The High Court in England has overturned a lower courts decision, allowing Julian Assange to be extradited to the United States.
The journalist and WikiLeaks founder faces up to 175 years in prison for publishing classified documents revealing US war crimes in Iraq and Afghanistan. The court has allowed the extradition to go ahead on the basis that the US can be trusted not to imprison Assange at ADX Florence or in oppressive prison conditions known as Special Administrative Measures (SAMs).
The United States diplomatic assurances appear to say that Assange would also receive medical care in US custody and could serve his sentence in his home country Australia. Can these US assurances be trusted? Richard Medhurst recently published classified documents from the extradition of David Mendoza to the US in 2009, showing how the US offered similar assurances at the time (including a signed contract) only to break them later.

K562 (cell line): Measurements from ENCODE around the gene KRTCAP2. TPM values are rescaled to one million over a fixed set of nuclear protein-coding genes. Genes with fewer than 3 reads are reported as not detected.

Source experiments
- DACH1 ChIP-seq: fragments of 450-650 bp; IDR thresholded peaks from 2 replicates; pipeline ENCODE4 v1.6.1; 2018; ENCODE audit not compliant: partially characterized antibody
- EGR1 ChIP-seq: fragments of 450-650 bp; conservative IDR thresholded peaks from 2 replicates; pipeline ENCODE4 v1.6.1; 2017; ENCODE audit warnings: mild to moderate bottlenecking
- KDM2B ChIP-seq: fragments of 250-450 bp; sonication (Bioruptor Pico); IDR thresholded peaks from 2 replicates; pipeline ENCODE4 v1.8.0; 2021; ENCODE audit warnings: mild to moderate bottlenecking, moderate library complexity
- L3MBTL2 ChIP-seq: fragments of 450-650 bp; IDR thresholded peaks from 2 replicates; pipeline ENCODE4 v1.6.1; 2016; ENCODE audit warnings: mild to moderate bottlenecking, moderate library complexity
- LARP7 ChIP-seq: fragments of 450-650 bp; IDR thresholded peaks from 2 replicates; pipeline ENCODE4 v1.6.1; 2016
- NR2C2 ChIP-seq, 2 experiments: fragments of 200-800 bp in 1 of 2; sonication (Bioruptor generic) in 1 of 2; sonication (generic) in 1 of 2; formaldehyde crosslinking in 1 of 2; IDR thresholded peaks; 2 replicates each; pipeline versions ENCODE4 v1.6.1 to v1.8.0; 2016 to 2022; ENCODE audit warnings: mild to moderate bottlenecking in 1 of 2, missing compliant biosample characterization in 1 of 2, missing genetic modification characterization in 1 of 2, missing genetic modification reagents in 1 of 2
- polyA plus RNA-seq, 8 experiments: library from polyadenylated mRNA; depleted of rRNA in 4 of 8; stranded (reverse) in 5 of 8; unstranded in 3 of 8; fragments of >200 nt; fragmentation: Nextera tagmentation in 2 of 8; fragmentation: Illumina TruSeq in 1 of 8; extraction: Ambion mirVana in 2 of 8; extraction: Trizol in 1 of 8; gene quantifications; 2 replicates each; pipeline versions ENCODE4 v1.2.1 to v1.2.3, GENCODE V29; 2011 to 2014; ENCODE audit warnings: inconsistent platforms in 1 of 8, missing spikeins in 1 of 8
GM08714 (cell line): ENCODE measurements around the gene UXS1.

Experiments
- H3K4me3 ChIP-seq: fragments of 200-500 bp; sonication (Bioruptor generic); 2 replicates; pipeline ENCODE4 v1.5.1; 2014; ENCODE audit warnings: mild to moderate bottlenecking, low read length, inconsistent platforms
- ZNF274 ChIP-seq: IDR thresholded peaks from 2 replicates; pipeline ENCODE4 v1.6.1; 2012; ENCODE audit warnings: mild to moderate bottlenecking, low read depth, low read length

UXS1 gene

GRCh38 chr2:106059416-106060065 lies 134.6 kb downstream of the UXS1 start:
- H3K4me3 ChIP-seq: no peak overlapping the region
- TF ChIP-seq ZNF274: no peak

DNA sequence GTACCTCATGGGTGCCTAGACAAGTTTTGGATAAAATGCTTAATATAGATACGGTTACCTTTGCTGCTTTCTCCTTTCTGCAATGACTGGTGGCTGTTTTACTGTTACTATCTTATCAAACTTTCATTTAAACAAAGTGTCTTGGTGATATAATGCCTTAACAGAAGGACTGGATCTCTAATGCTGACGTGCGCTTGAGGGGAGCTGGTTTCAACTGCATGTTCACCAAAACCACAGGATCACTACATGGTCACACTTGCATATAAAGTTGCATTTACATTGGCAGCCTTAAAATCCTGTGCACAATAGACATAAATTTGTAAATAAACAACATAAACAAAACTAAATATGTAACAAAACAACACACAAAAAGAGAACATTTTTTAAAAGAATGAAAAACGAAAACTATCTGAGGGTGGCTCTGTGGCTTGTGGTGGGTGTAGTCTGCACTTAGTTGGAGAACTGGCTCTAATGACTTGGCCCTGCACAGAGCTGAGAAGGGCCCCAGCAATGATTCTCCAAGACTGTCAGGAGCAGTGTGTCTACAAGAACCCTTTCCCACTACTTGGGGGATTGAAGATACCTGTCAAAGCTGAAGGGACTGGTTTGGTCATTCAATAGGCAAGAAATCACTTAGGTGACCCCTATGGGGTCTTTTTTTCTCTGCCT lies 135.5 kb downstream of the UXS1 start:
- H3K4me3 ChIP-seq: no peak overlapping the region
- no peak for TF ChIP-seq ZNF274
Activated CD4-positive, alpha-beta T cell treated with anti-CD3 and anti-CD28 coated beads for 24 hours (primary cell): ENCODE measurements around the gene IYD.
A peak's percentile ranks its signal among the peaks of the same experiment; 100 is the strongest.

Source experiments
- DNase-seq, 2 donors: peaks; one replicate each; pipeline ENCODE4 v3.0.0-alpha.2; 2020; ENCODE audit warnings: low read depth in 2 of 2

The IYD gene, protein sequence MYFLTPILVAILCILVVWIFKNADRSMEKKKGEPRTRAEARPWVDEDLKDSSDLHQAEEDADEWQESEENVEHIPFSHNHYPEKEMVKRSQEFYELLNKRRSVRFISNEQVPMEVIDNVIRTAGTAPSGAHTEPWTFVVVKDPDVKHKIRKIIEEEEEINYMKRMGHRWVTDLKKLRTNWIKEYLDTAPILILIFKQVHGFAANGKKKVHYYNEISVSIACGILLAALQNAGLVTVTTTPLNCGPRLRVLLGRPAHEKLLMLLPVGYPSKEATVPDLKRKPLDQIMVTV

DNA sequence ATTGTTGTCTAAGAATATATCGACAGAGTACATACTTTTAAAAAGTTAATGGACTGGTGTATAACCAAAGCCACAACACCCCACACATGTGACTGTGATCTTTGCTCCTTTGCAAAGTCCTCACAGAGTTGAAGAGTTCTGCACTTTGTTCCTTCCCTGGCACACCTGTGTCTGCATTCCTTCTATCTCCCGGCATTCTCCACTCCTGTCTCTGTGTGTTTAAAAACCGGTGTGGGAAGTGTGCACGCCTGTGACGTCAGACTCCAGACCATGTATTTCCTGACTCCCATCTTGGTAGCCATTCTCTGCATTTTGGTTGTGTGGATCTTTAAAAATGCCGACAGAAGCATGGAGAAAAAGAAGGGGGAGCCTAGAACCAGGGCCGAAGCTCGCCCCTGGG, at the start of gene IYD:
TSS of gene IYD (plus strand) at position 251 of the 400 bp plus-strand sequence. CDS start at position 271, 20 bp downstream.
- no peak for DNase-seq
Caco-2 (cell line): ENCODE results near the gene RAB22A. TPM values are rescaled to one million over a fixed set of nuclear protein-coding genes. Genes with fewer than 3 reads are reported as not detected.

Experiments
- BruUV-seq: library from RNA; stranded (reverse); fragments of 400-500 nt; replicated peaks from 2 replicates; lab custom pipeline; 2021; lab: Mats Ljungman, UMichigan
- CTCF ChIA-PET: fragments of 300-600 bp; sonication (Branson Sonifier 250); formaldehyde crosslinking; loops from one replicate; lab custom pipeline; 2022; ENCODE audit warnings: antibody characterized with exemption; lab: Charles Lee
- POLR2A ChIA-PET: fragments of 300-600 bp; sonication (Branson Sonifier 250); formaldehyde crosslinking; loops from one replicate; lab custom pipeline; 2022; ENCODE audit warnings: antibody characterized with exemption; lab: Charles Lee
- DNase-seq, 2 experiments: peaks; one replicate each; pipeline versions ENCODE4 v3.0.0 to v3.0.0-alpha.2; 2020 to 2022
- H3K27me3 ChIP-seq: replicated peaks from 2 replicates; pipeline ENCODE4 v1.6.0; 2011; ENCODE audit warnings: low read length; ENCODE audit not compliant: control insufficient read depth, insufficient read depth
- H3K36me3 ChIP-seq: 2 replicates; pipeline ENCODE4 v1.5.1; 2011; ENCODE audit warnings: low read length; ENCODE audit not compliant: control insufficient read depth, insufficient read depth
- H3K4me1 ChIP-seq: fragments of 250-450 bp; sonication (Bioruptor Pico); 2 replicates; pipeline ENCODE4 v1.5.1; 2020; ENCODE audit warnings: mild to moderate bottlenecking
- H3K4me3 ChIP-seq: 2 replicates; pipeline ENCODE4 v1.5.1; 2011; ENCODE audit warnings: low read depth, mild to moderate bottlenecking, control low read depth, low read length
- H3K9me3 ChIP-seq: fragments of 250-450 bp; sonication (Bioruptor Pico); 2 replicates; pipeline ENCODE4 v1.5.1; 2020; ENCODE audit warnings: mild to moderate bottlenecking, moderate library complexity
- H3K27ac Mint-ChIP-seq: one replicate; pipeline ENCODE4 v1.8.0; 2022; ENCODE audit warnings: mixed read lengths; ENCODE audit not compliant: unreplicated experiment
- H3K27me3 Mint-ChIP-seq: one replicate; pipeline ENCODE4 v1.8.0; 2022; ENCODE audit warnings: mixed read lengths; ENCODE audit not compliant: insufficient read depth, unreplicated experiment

Mendozas case was cited by Assanges lawyers at the High Court as an example of the US going back on its word. How did the judges arrive at the conclusion that US assurances are to be trusted, when the US has a history of breaking its promises? Richard Medhurst is one of the few independent journalists to report on the extradition case of Julian Assange, and gives his firsthand reporting in this episode of The Communiqué.